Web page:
When your family of five calls a 180-square-foot RV home, any living situation that follows is a piece of cake. This was certainly the case for Arrows and Bow‘s Ashley Petrone. After 17 months in a camper, the family packed up their (admittedly minimal) belongings and moved north, upgrading to a 1,392-square-foot 1930s home in Northern California.
Drawn in by the Spanish-style house’s old-school charm—think: arched ceilings—Petrone and her husband, Dino, bought it as a fixer-upper. They got the keys at the end of August 2018 and had fully finished renovations by October, the result of diving in headfirst and starting out knowing exactly what they wanted—all while admirably adhering to the principles of minimalism that Petrone learned from living in the RV.
“We were excited; it was really fun to start with a clean slate,” says Petrone, who decorated the family’s new digs entirely from scratch. After giving the whole house a fresh coat of paint and redoing the previously orangey red oak floors so they were more modern, Petrone accomplished a cozy but streamlined feel by layering the little details. She carefully chose warm finishes and scoured local thrift shops and garage sales for unique finds, like old books (though she cops to finding some gems at HomeGoods, too).
What’s more, she DIY-ed most of the reno projects with the help of her family. The fireplace that anchors the living room, for example, is the product of faux brick found at Home Depot that Petrone painted black for a high-contrast statement. They also revamped the guesthouse in the back (which she and her husband plan to Airbnb) with board and batten strips on the outside, shiplap on the bedroom walls, and an updated bathroom, finished with help from her mom.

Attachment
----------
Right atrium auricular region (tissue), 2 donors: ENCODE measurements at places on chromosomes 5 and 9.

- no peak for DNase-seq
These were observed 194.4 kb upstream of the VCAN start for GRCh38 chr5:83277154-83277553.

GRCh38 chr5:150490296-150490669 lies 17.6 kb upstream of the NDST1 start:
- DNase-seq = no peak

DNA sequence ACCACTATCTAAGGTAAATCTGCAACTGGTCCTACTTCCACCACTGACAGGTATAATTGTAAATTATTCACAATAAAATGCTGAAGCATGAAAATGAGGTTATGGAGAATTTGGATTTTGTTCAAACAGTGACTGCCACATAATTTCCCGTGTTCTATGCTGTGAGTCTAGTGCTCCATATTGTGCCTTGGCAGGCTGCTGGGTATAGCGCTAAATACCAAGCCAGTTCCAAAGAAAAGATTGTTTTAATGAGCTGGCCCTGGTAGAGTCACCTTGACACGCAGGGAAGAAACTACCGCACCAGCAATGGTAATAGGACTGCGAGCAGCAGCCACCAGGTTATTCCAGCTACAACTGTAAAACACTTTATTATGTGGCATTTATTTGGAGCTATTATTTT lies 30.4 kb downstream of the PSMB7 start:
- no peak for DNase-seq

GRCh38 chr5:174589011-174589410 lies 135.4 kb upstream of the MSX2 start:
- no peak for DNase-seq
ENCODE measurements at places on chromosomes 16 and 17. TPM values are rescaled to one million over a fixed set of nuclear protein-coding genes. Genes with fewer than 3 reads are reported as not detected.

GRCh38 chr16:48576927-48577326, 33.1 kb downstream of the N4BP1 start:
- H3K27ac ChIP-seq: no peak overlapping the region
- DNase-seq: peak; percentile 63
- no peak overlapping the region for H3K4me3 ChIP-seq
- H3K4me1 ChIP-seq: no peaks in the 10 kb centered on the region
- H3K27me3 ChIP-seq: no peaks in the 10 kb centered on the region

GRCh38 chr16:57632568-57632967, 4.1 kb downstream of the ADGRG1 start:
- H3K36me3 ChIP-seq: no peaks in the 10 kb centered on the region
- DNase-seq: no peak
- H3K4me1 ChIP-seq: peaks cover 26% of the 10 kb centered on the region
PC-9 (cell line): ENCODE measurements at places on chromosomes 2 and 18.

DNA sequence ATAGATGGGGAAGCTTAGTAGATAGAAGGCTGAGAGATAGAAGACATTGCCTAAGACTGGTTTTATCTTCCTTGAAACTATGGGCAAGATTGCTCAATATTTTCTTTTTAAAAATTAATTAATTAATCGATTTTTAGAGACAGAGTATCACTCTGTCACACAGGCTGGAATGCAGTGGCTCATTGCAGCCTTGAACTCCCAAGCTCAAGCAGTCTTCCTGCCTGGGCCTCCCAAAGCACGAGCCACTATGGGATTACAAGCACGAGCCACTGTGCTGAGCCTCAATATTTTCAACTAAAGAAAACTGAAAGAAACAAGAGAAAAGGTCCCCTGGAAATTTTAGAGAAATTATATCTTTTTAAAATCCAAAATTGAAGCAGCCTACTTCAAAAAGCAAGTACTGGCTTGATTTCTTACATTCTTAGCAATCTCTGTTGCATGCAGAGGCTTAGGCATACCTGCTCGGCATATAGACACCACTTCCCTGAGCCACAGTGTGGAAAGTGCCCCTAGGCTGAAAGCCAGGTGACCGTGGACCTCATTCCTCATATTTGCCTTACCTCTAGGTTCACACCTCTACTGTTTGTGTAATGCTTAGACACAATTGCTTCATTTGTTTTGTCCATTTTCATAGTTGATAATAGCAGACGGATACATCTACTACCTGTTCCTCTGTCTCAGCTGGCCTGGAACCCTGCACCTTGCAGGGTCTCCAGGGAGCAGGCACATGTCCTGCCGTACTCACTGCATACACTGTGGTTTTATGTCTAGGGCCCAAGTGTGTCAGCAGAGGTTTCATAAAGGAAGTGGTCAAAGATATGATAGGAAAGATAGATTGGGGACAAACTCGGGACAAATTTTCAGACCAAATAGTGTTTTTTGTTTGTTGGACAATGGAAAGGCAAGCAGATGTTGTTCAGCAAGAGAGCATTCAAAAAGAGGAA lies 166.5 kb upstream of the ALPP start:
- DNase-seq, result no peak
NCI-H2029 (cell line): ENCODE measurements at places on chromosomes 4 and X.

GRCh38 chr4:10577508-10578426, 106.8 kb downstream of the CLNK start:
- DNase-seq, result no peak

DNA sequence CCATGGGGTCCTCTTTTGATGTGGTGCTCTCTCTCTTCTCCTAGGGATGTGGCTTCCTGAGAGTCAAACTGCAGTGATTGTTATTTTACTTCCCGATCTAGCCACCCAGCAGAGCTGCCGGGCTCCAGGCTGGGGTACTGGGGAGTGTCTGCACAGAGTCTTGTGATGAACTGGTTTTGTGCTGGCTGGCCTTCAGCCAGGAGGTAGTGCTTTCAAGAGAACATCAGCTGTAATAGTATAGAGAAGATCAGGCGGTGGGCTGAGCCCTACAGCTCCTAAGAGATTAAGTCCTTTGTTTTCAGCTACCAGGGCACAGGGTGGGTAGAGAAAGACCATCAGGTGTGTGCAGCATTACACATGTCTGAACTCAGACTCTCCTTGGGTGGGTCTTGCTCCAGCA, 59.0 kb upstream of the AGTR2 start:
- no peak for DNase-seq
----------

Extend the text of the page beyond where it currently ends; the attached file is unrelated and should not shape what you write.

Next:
The guest bath was another labor of love. “It was just crazy weird,” Petrone remembers. She gave it a makeover without ripping anything out by adding wallpaper and a backsplash of leftover kitchen tiles. Below, Petrone reflects on the transformation.
On Decorating With Three Kids
We have certain rules, like we don’t wear shoes in the house for cleanliness, but otherwise, we’re not crazy strict. I have to be okay if apple juice spills on the rug. It’ll come out! I try to think of that when I’m buying things: If I buy this white rug, am I okay with it getting dirty? If the answer is no, I don’t buy it.
On the One Major Rule of Minimalism She Follows
Just because we had more space I didn’t want to feel like we needed to fill it—we were perfectly content where we were.
On the Importance of Doing Some Things Yourself
If I don’t know how to do something, I’ll look it up online. It’s empowering to go for it and try it. What’s the worst that can happen? When you go into a DIY project, know that there are going to be imperfections. What you’re seeing in a photo is not going to necessarily be the reality for everybody.
On the One DIY Everyone Should Try
I love painting. It’s not hard—everyone can at least give it a go—and it’s an easy way to save money.
On Her Favorite Part of the Home
Inside our kitchen nook, we have an arched cutout where we keep our mail. That was the one thing we left on the kitchen side that’s original because it’s unique and special.